How does Warren Buffet Estimate Risk Free Cash Flow?

Lot’s of investors follow Warren Buffet. His approach to evaluating companies is to estimate what he calls “the risk-free cash flow” for a company and then simply discount those earnings at the 10 Y Treasury rate. Any thoughts?

Whatever Buffet does, it’s probably not that much different from what the rest of us do. There’s a little (no, a lot of) alchemy in all of this.

How can anyone accurately predict what the future risk free cash flow is for anything, even a treasury bill? You can make an estimate, but it’s entirely that: an estimate, subject to different probabilities. In the case of a company, any company, such a prediction is approaching reading tea leaves. Sure, you can take the past, you can project it into the future, you can lay out various scenarios and apply a probability to each, then model the cash flow and reach a probability weighted projected cash flow +/- one standard deviation. Great, you know how to do analysis and apply simple statistical methods. It proves nothing.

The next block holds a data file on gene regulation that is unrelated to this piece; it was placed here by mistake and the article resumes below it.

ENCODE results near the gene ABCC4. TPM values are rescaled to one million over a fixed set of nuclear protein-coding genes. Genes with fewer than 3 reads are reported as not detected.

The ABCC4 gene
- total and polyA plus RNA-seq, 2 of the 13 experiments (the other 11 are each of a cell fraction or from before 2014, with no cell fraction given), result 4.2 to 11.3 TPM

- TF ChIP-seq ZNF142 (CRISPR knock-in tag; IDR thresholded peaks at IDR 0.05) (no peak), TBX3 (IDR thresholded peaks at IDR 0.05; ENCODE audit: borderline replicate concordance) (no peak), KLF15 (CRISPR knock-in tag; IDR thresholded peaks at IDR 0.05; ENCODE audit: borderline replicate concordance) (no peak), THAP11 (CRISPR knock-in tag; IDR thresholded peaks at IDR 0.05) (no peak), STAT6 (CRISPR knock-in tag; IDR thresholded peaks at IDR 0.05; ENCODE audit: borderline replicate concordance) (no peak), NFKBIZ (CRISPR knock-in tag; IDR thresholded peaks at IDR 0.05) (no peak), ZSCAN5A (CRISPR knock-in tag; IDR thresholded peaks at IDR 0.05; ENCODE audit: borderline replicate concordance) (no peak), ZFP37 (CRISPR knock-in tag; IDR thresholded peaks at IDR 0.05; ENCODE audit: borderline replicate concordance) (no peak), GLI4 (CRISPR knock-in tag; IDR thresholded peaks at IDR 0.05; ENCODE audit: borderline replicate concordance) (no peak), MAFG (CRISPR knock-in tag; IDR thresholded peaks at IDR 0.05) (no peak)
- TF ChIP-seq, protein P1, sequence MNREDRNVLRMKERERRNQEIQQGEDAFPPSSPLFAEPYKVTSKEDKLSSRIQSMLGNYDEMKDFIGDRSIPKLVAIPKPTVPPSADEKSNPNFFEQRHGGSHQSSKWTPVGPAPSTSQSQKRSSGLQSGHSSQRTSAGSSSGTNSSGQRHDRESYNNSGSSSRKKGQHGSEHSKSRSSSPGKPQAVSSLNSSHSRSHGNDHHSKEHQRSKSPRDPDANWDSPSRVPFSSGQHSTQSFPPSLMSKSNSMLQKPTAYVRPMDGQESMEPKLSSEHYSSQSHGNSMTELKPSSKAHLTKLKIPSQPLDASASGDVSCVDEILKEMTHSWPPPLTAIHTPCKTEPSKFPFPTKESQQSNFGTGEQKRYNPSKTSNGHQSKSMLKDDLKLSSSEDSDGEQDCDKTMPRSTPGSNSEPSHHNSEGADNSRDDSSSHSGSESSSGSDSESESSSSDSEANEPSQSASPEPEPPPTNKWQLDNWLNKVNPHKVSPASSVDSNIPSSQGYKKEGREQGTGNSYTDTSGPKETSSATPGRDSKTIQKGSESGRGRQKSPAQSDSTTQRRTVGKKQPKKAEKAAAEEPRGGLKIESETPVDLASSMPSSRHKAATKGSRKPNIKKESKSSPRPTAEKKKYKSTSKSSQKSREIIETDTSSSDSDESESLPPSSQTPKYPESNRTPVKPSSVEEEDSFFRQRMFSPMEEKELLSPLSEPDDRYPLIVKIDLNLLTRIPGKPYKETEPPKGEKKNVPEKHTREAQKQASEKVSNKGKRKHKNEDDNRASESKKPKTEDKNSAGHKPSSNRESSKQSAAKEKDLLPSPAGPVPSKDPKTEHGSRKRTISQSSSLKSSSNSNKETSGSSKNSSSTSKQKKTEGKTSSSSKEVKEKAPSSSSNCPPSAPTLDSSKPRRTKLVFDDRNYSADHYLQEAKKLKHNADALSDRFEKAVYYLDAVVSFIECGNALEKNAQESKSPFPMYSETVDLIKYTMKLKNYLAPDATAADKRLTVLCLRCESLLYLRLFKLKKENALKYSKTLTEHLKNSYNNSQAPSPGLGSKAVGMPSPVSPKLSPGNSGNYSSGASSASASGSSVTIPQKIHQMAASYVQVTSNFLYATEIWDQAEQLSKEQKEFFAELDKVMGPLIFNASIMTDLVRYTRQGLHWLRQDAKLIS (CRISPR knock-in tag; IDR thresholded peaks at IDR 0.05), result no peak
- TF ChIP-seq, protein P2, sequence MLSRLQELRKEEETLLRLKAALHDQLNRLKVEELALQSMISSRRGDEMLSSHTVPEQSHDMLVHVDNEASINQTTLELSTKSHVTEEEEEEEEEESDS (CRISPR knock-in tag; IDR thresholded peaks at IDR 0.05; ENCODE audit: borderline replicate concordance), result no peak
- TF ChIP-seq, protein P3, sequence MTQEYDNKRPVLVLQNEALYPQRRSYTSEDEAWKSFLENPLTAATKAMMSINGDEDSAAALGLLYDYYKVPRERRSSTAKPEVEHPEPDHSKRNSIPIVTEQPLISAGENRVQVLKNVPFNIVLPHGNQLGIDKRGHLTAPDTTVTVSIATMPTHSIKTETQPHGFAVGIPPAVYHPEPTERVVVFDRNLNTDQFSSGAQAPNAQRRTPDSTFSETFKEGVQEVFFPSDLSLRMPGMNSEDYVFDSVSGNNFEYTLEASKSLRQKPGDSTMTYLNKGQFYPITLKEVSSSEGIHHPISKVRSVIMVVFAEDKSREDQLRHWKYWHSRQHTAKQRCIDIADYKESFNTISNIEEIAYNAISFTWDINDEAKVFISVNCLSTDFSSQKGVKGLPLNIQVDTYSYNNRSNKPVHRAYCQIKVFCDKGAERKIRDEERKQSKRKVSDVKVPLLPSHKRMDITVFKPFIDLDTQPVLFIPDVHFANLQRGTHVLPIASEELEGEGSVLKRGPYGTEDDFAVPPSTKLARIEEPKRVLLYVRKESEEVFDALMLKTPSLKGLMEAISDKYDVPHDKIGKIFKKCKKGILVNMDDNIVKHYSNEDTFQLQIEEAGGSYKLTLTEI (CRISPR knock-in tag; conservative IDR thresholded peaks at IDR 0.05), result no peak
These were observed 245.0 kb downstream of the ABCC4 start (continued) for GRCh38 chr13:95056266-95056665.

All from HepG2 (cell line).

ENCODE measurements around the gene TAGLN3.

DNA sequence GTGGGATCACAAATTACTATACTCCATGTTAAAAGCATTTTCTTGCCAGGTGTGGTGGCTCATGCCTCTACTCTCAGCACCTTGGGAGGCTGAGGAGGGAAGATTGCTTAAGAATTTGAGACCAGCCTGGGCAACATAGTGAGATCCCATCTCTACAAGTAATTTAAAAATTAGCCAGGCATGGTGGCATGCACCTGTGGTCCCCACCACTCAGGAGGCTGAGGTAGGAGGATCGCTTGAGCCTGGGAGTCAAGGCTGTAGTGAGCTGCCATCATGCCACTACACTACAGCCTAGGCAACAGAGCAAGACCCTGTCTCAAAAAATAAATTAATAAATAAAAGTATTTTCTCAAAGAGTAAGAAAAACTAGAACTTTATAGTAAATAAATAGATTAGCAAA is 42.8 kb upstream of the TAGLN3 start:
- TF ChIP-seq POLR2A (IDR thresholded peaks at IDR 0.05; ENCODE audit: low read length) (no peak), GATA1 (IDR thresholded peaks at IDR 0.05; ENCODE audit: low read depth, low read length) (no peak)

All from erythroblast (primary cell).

Repeat: the future is not the past. Things are changing, and the rate of change is changing, not constant. Economies are more interconnected and more unstable than they were. The hope of economists that an interconnected world would be a more stable world is clearly not playing out according to plan. Add to that the unpredictable climate change influence, politicians and policy wonks, central banks run by bureaucrats and wow, what a mess you have. Now, mix in some terrorist wackos, cultural triggers, and a few black swans swimming around and you have a mess of a stew. Try and project risk free cash flow in that environment! Oh, and did I mention that the unit of measurement is subject to radical shifts in fundamental value? Yea, you got it: the equivalent of trying to measure a squirming 3 year old for a suit when the measuring tape is elastic.

Now that we are all wringing our hands in desperation and despair, let me conclude by saying that doing all of the analysis work we talked about is going to give you a rough ballpark answer that probably is useful in context, as a general guide. But relying on it is still a bet. We just hope the odds are OK, that we have gotten our future scenarios and variables defined OK, and that our rose colored glasses aren’t tinted too much.